The formal conference was held over the next three days with presentations organized around four themes – developments in fishing, occupational health and safety concerns, seafood processing and aquaculture, and worker safety interventions and training – running concurrently in parallel sessions. The parallel sessions covered 60 hours of presentations and discussions in a packed schedule, which often spilt out onto lunch and tea breaks. Keynote addresses by distinguished speakers marked the start of all three days and also the closure of the first day of the conference.

These keynote addresses were organized in ways that suggested careful planning, and allowed participants to connect the dots, for example, between the local and the global or an individual story and a universal one. They receive special emphasis in this article because they appeared to lay the tone for the rest of the conference, where presentations ranged from local case studies to global research and policy around occupational safety and health in fisheries.

Day Two started with two keynotes addresses that, between them, raised a comprehensive spectrum of issues. Jennifer Lincoln’s talk on “What I’ve learnt about safety from listening to fishermen focused on trauma and injury among US seamen, and Sandra Allnutt’s addressed global fisheries regulation, in the light of the Cape Town Agreement of 2012 and its role in improving fishing vessels’ safety. That afternoon, the address by the internationally acclaimed occupational medicine specialist, Mohamed Jeebhay, offered a developing-country perspective on occupational health and safety based on South Africa’s seafood industry. The next speaker, Ingunn Marie Holmen of SINTEF, a technology and applied research organization, offered a contrasting view from the developed world in her talk on health and safety measures in the Norwegian fishing fleet.

Contrast, continuity

The keynote addresses on Day Three offered similar pictures of contrast as well as continuity. Regional issues in occupational health in aquaculture were explored by Robert Durborow of Kentucky State University, who, presenting on behalf of keynote speaker Melvin Myers, a leading public health specialist, covered research on safety and health among seafood harvesters in the Gulf of Mexico. Next, global issues in aquaculture occupational health and safety were addressed by Andrew Watterson of the University of Stirling, who presented key findings from an FAO-funded scoping study on global aquaculture.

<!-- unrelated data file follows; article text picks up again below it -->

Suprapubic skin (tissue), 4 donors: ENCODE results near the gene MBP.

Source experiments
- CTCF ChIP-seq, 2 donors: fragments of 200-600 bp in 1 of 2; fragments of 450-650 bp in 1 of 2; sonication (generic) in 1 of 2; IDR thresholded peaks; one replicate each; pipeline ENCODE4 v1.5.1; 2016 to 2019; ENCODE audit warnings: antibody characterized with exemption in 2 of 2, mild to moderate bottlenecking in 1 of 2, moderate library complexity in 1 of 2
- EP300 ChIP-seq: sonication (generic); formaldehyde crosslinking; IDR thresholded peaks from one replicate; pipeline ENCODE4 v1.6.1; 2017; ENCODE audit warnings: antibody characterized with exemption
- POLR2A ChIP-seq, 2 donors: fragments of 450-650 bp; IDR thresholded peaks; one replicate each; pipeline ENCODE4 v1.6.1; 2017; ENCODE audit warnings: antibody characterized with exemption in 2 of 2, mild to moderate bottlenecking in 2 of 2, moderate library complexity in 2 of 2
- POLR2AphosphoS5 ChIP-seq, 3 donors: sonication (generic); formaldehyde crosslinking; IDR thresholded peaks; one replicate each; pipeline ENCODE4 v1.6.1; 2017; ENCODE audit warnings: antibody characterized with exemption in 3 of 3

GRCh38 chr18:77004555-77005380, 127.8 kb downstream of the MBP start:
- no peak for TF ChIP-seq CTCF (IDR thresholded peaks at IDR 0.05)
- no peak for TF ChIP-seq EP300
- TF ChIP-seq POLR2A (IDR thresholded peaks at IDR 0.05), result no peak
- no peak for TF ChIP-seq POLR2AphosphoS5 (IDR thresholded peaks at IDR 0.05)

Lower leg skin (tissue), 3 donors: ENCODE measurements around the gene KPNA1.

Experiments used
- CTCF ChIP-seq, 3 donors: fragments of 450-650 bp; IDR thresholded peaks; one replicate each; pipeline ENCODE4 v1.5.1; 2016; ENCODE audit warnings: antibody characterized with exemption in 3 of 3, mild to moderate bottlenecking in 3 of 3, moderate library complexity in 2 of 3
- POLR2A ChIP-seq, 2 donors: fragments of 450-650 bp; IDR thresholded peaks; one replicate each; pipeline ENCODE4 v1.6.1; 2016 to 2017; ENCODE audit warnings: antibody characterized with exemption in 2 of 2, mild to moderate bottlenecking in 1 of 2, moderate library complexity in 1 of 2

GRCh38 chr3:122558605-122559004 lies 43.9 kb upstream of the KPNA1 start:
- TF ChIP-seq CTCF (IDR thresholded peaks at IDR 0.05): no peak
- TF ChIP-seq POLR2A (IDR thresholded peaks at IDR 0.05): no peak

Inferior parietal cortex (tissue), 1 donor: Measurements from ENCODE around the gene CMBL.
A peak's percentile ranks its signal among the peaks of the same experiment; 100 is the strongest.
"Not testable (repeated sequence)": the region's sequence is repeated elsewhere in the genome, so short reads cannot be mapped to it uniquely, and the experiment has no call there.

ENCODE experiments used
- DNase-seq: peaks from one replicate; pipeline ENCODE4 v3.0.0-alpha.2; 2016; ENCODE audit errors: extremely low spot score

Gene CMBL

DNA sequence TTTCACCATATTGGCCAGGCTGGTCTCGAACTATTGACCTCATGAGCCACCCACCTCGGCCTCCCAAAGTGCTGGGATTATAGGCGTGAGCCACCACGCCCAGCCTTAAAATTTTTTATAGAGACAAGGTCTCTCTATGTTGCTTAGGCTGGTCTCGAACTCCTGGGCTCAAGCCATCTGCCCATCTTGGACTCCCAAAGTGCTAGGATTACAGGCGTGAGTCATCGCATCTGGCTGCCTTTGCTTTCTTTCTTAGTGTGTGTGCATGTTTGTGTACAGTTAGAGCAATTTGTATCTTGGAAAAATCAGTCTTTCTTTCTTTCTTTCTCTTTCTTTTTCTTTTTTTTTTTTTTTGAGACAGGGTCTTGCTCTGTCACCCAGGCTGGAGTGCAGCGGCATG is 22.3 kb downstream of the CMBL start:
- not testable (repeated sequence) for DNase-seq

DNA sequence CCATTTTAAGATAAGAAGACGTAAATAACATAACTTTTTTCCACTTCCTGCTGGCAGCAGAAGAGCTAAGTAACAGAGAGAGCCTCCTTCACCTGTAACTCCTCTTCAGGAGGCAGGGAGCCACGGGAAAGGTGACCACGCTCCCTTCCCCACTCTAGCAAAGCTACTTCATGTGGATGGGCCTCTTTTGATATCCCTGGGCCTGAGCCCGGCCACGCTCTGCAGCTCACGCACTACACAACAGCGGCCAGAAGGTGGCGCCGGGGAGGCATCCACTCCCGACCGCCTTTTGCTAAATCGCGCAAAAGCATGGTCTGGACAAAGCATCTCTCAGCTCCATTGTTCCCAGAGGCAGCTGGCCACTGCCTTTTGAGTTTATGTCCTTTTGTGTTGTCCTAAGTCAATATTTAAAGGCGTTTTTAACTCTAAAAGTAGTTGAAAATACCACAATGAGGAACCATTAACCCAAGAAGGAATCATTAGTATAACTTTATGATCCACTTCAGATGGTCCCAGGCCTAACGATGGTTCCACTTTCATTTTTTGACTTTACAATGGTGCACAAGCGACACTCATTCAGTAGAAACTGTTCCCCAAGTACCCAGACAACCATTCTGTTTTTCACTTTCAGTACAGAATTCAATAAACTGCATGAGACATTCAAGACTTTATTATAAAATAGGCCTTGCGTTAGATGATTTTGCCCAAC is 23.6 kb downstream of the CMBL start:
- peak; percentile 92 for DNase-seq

The keynote addresses on Day Four, the last day of the conference, were a journey from the personal to the political. Writer Jim Wellman, known for his popular column Final Voyages, talked about the devastation that follows when “people go to sea and don’t come home. Next, Christina Stringer of the University of Auckland, gave a searing report on slavery in New Zealand’s offshore fisheries, which was also an account, albeit under very different circumstances, of people who go to sea and often do not return.

Presentations under the first of the four overarching themes, “New Horizons in Fishing, were organized under the following sub-themes: weather and fishing safety; effects of fisheries management measures on risk-taking and safety in commercial fishing; policy and regulation; obstacles to performing occupational safety and health research in commercial fishing; the need for a public-health programme in commercial fishing; latent and active causes of vessel losses; and a session on health and safety, education, and social contract with collective financing in the Danish fishery.

Under the second theme, “Health and Safety – A Changing Landscape, presentations explored topics such as understanding and tracking injuries in the fishing sector; regional approaches to commercial fishing safety; commercial fishing and processing health and safety surveillance; risk analysis and tested prevention solutions for crews and their boats; and changing commercial fishing personal flotation use behaviour.